Souther: If you have a really good system and a really good pressing of that record, the overtones from Paul Chambers’ bass are just stunning. They’re all over the room. That’s probably the most perfect record to listen to. It’s an absolutely flawless record.
Mettler: Hard to argue with you on that. Is vinyl the way you personally listen to music the most?
Souther: If I can get what I want to hear on vinyl, then yes. Fortunately, I didn’t throw any of it away. I’ve got a lot of vinyl.
Mettler: What kind of turntable do you have?
Souther: I had Audio-Technica as a sponsor for years, so I bought a lot of Audio-Technica stuff. (chuckles) And I had two Luxman turntables. In the guest house, I still use a big Luxman amp and tuner, and there might be a Luxman turntable over there somewhere.
But Audio-Technica gave me such great microphones, and they gave me some of their turntables too — which, by the way, are really great, and go for a reasonable price. I always encourage people at gigs to go to an independent record store and buy a turntable. They go for much less money than they had before. And if you can be bothered to go get a cartridge put in, they sound as good as the old expensive ones used to.
Mettler: I’m with you on that. I had to get the right cartridge for my reference turntable when I first bought it, and I’m glad I did. I can’t imagine dropping anything else down on 180-gram records these days.
Souther: You know something? It’s so critical. When I got the vinyl copies of Tenderness, the album I put out on Sony Masterworks last year [in May 2015], I thought, “This isn’t quite as great a pressing as it should be.” It was done by Bernie Grundman, one of the last great artists of mastering, and my producer Larry Klein was there for the cutting of it. These guys can’t think this is pretty good and me think it’s not. Sure enough, it was me using a faulty needle. I swapped it out, put it back on, and went, “Oh my God, this sounds great!”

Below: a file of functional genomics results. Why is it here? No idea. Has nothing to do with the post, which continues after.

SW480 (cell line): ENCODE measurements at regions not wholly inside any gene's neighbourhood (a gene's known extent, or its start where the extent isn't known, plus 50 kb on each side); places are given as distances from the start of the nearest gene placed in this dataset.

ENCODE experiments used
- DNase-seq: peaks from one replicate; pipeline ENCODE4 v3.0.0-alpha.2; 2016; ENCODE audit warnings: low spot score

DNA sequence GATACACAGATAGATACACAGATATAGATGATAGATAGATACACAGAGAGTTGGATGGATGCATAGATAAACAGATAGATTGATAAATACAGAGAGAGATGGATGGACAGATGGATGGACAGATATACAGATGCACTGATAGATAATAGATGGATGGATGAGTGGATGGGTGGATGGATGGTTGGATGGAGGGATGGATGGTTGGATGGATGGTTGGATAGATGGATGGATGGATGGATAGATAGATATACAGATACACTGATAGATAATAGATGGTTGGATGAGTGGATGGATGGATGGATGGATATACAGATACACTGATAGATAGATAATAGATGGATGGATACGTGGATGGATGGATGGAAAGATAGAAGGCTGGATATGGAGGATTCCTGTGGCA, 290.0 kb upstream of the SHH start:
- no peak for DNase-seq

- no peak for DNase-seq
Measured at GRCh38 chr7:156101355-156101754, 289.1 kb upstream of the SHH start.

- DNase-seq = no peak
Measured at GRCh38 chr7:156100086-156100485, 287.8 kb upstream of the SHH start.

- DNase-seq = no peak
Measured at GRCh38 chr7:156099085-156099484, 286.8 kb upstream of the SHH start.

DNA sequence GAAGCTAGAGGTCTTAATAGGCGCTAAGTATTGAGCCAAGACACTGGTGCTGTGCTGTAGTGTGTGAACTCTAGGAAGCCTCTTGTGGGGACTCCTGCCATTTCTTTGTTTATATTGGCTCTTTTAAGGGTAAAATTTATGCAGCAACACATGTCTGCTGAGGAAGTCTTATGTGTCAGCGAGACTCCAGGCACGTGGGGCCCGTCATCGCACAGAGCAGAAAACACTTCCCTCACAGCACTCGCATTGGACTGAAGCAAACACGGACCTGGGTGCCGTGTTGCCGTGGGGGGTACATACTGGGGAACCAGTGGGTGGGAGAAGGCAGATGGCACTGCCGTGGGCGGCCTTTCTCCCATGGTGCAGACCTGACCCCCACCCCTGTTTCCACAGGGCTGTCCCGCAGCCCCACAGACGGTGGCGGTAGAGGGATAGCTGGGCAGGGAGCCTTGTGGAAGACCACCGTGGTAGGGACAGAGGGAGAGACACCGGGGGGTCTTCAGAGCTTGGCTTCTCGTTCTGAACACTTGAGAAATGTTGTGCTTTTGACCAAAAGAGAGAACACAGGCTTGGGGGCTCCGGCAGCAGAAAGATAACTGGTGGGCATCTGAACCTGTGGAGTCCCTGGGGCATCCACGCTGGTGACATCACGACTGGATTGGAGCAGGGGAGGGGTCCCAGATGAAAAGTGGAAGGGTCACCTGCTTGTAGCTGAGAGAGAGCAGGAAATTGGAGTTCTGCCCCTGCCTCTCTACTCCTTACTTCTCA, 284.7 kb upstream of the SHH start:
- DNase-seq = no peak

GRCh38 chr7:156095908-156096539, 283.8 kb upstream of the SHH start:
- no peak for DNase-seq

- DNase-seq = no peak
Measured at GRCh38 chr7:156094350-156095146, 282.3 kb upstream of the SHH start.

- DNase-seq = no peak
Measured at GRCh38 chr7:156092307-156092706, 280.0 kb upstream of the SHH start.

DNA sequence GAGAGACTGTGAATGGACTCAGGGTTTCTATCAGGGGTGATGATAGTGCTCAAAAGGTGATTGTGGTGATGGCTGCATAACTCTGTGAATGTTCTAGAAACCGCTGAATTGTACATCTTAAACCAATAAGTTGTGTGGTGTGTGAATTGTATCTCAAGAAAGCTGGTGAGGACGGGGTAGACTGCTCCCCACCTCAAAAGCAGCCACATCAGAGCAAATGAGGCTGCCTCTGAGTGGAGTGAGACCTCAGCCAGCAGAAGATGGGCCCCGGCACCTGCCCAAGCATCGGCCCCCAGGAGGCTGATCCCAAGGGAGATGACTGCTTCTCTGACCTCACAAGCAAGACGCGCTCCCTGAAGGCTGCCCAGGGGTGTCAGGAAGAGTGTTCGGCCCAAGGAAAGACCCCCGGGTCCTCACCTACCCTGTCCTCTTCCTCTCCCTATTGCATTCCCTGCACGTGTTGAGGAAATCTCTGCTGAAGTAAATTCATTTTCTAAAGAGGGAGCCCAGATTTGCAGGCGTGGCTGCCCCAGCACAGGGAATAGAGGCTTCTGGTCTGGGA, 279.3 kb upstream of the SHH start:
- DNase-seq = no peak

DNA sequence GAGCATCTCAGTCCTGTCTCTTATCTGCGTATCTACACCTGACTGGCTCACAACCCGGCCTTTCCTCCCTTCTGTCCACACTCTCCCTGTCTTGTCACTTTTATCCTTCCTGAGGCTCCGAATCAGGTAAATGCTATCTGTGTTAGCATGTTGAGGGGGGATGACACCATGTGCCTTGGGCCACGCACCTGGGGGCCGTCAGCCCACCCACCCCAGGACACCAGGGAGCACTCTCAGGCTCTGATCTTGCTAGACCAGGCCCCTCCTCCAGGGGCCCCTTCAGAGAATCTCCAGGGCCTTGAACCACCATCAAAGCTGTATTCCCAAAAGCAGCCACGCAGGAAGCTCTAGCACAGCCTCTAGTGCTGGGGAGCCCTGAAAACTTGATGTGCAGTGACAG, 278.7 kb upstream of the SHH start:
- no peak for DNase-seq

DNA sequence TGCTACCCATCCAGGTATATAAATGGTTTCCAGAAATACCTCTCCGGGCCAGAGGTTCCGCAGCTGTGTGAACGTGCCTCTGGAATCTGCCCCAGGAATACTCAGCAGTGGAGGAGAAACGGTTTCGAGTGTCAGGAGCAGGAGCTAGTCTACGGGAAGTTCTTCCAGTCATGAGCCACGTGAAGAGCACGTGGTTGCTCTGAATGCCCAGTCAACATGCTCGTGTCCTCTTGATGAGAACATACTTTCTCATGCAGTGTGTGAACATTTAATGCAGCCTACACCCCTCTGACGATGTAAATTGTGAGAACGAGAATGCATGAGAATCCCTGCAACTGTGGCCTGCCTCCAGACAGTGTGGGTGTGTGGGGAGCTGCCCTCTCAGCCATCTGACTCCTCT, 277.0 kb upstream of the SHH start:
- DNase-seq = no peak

Mettler: That can do it. I have Tenderness on CD, so I’ll have to make sure to get it on vinyl too.
Souther: You’ll really like that one. The strings are just wonderful. You have to hear the vinyl — it’s a revelation. Larry told me after he heard it, “I’m not going to say anything. Just go home and put on the beginning of the record and hear how it starts, with the string section [on the lead track, ‘Come What May’].”
Mettler: Oh man, I’m looking forward to dropping the needle on that. What kind of speakers do you have in your system?
Souther: I have four sets of speakers. What I listen to almost all the time I’m almost embarrassed to tell you — they’re the same JBL 4310s Linda and I listened to when we were living together. I also have some JBL 4311s and some Tannoys, Genelecs, and Yamahas, but the ones that I really like are these big, warm 4310s and 4311s.
Mettler: I can understand that, because if you like a particular speaker and its sound, you tend to stick with it — especially ones like those JBLs, which were built to last.
Souther: They were definitely built to last. They’re wonderful, and they’ve definitely got that deep midrange that you talked about with Linda.
Souther: My favorite stuff that Linda ever did were the three albums with Nelson Riddle [1983’s What’s New, 1984’s Lush Life, and 1986’s For Sentimental Reasons]. Those three records are just magnificent. She really studied that material for years, and we talked about it for a really long time. I remember the record company thinking it was a bad idea at the time, and she had people going, “Hey, you’re a country rock singer!” I remember saying to her, “No, you must go for this! You gotta do this!”
When we were together, we listened to those [Frank] Sinatra and Nelson Riddle records all the time. And I think she did a great job. Actually, In the car coming home from dinner last night, I was listening to her version of “Skylark” [written in 1941 by Johnny Mercer and Hoagy Carmichael and recorded by Glenn Miller and His Orchestra in 1942; Linda’s version on Lush Life was nominated for a Grammy]. Absolutely magnificent.
I’m on the record for wanting to see everything of hers re-released in the highest quality possible.
Mettler: She and I talked about that too. Cry Like a Rainstorm, Howl Like the Wind (1989) was recorded at the Skywalker Ranch, and she had to make sure it was done up to that standard. It’s one of the best recordings she’s done, studio-wise.
Souther: I think when she was recording up there, George Massenburg was engineering, right? There’s no more meticulous human being alive than him.
Mettler: Yes, he was. That was a perfect marriage there.
You can read my complete interview with Souther — which includes deeper dives into his writing with Glenn Frey and sharing golden-ear minutiae with Linda Ronstadt — on The SoundBard.